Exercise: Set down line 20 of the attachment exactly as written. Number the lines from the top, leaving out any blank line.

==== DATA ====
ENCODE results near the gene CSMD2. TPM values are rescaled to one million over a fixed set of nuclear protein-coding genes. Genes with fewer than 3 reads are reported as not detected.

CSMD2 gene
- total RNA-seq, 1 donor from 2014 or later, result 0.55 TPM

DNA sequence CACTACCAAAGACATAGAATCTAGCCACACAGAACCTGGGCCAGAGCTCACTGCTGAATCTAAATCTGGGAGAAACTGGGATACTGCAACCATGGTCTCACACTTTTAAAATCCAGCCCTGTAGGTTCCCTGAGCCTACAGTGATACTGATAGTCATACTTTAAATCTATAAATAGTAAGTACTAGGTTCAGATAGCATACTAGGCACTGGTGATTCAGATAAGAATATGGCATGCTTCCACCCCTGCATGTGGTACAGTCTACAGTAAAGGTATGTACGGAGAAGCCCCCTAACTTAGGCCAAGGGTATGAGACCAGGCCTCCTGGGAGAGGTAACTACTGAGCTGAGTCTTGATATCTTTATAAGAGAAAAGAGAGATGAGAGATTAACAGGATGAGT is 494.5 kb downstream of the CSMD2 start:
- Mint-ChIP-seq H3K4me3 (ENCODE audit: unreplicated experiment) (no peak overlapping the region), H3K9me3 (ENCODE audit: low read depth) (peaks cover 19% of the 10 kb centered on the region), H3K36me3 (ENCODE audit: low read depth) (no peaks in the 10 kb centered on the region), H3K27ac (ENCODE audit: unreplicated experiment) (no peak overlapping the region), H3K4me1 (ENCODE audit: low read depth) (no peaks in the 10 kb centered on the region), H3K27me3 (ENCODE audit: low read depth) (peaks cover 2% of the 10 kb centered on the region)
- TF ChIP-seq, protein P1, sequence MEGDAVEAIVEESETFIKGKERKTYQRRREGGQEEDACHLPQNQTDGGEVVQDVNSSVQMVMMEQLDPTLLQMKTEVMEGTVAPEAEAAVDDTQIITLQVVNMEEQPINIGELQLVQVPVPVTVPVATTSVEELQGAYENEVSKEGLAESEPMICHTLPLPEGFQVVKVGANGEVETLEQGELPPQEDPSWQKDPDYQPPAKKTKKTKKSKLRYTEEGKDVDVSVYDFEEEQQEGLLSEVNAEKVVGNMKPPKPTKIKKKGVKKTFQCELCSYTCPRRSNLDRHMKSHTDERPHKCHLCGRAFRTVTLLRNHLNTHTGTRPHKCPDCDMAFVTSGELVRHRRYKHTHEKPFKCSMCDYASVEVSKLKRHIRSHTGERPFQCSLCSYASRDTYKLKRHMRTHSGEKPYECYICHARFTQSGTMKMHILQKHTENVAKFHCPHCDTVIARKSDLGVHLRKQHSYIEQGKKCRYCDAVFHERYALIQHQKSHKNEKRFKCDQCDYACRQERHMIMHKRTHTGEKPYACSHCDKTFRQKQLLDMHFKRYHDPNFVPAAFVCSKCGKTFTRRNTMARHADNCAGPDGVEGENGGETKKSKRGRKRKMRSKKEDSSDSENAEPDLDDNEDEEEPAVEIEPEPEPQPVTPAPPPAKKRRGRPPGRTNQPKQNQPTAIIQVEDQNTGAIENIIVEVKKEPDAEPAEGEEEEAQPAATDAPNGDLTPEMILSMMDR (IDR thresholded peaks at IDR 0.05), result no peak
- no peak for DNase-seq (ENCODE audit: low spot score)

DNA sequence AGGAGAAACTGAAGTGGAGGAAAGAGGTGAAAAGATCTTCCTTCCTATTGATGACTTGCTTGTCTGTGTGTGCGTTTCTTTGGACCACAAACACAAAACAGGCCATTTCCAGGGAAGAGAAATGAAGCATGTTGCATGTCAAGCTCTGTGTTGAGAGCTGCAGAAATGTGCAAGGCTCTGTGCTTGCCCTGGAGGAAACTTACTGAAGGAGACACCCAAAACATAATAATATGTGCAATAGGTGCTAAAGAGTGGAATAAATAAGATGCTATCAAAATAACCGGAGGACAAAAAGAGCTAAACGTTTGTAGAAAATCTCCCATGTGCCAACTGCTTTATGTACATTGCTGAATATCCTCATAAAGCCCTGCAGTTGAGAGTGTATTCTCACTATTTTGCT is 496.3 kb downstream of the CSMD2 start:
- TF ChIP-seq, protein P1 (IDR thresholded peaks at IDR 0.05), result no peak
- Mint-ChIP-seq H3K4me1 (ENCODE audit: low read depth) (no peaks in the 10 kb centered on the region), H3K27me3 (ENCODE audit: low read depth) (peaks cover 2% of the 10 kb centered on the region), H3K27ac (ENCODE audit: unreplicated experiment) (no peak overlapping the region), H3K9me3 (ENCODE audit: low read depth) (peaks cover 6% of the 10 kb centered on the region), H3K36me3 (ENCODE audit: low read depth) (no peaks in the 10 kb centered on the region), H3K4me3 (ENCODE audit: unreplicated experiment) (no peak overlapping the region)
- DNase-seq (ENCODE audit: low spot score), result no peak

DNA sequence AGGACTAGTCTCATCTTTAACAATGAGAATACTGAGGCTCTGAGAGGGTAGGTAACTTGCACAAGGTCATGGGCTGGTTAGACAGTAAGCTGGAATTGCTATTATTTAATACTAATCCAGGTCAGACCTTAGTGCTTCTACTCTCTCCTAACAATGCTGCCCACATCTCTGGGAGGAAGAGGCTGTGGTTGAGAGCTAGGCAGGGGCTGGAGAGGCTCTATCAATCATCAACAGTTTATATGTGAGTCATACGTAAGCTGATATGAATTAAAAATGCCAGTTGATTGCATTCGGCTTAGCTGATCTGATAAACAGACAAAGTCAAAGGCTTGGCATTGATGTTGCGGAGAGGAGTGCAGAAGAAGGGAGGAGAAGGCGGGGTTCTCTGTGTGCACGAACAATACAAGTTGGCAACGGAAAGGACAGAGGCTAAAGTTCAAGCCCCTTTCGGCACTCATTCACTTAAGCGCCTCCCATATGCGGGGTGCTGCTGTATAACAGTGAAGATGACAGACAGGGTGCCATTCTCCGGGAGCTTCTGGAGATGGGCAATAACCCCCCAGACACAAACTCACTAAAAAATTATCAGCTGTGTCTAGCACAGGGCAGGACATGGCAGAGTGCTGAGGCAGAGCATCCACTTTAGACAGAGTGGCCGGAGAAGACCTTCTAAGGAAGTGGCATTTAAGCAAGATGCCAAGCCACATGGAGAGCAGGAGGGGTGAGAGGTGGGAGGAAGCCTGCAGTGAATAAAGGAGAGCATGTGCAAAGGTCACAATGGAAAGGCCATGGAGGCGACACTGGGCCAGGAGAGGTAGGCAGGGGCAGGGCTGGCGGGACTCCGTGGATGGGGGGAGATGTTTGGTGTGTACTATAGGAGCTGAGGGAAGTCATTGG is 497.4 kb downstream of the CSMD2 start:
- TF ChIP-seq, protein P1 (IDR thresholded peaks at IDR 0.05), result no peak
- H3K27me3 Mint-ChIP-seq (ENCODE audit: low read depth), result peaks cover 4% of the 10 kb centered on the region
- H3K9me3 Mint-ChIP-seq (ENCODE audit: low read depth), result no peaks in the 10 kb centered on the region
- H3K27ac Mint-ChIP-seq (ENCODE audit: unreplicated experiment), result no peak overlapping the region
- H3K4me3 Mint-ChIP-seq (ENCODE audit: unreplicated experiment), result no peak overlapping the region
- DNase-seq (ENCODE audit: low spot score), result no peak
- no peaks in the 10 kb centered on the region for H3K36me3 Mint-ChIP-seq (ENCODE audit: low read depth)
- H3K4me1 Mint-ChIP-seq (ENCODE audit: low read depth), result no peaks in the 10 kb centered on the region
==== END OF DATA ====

- H3K4me1 Mint-ChIP-seq (ENCODE audit: low read depth), result no peaks in the 10 kb centered on the region